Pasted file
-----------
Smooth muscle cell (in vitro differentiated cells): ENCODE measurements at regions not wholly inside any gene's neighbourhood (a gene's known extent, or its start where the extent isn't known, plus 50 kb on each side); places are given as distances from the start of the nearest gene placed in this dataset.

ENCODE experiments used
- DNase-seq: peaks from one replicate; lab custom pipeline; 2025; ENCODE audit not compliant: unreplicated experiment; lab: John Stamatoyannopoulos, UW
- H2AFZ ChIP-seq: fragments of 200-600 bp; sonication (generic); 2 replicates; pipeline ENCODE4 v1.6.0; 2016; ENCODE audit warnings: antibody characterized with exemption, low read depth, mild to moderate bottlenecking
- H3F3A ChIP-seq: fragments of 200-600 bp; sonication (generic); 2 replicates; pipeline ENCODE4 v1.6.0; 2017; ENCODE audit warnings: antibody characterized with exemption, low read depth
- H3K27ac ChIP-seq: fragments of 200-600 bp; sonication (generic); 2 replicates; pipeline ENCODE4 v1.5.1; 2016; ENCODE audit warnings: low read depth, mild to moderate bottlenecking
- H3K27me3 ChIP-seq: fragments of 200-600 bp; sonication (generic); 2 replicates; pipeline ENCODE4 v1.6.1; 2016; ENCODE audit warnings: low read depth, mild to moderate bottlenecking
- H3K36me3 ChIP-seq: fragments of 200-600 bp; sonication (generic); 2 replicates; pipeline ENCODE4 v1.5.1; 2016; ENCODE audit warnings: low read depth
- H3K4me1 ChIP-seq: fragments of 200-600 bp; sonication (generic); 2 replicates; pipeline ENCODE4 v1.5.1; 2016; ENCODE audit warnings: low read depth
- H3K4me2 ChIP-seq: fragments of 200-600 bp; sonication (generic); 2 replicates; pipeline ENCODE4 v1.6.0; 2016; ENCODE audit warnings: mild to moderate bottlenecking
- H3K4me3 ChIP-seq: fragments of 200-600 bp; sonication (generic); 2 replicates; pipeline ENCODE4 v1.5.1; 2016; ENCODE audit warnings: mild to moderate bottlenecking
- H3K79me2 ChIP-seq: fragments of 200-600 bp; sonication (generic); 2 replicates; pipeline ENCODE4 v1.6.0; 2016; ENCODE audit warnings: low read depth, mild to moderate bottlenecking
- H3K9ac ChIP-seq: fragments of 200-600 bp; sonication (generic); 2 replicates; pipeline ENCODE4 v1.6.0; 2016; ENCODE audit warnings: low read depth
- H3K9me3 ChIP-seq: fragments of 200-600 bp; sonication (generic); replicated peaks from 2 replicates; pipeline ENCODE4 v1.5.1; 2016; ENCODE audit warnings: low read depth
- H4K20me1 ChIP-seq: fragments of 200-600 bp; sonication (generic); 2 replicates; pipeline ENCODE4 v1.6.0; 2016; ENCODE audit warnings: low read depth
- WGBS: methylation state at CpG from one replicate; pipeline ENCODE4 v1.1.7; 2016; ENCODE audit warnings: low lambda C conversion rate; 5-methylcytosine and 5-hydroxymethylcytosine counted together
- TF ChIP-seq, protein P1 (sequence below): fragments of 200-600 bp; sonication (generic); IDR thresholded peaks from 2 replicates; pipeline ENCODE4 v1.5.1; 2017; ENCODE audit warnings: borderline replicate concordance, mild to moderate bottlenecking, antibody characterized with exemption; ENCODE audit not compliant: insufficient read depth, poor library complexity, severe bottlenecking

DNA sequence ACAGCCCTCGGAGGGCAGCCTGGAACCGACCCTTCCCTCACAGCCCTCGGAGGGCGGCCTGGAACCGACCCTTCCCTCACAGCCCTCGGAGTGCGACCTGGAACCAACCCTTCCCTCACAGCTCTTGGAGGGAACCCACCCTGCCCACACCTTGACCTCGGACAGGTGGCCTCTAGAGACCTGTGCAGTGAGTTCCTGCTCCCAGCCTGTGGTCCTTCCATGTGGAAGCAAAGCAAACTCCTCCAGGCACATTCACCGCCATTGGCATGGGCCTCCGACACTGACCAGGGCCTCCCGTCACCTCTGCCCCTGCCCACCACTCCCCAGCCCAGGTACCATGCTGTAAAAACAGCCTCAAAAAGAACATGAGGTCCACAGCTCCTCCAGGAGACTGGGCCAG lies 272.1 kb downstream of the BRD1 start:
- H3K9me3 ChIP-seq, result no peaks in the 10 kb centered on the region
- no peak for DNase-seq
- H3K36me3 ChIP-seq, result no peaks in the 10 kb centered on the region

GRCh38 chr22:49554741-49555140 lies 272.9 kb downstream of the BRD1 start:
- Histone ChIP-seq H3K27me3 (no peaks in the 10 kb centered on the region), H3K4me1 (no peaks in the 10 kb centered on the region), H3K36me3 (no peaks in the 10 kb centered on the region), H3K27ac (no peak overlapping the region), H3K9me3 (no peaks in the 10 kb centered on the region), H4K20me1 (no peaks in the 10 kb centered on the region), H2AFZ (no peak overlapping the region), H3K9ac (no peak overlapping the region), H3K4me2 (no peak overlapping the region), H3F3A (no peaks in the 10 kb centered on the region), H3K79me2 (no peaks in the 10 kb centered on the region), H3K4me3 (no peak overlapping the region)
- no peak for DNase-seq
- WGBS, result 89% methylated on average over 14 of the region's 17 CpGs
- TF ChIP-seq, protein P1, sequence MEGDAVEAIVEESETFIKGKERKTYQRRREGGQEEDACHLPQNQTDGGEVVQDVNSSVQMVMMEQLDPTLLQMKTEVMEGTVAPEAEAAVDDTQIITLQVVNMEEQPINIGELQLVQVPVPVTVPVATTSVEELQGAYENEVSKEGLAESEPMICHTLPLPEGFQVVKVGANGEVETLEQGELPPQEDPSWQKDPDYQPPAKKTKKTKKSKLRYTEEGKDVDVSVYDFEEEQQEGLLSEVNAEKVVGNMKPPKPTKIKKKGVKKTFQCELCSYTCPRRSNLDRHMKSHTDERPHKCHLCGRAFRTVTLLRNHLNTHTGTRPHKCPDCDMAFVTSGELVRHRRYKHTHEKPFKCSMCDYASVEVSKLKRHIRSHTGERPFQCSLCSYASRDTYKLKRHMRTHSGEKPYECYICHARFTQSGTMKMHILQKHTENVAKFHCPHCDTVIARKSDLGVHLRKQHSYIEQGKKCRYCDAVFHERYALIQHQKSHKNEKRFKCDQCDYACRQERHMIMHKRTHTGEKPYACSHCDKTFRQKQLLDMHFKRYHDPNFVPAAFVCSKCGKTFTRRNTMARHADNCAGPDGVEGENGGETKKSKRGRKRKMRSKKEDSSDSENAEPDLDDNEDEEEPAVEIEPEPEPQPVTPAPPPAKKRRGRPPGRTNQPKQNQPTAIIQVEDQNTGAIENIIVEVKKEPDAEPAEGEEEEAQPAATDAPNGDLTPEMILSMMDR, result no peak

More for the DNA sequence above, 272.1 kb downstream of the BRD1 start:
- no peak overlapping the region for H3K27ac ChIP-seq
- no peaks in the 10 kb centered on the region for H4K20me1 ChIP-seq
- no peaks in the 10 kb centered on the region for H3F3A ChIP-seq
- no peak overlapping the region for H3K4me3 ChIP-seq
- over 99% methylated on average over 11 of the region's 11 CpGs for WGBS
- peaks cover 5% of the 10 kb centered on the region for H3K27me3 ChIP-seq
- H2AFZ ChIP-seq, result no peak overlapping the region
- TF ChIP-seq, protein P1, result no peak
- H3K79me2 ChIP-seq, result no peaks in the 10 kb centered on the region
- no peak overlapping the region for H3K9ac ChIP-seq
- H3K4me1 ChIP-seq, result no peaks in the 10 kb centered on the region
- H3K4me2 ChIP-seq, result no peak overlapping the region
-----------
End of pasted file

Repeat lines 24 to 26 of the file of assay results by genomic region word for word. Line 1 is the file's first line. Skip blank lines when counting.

- no peak for DNase-seq
- WGBS, result 89% methylated on average over 14 of the region's 17 CpGs
- TF ChIP-seq, protein P1, sequence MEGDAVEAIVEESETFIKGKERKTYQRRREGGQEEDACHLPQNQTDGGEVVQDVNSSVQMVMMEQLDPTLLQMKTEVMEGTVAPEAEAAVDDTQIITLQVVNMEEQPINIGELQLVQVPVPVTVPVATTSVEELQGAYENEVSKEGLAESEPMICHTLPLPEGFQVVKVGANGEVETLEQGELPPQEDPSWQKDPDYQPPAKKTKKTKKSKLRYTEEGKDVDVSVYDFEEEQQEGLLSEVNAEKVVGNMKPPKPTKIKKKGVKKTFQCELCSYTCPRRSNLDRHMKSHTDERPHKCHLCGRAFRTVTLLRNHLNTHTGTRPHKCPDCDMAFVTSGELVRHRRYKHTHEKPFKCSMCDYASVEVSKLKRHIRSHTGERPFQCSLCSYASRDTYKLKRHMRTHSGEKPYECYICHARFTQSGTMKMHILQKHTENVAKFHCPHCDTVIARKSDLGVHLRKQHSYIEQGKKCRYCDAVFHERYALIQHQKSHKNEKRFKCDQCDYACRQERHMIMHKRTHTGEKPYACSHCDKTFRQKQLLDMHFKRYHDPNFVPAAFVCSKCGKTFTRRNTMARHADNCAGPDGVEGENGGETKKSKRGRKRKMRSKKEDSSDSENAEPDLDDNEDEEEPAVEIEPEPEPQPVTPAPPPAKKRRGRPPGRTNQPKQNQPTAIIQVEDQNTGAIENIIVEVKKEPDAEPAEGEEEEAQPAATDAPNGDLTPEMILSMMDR, result no peak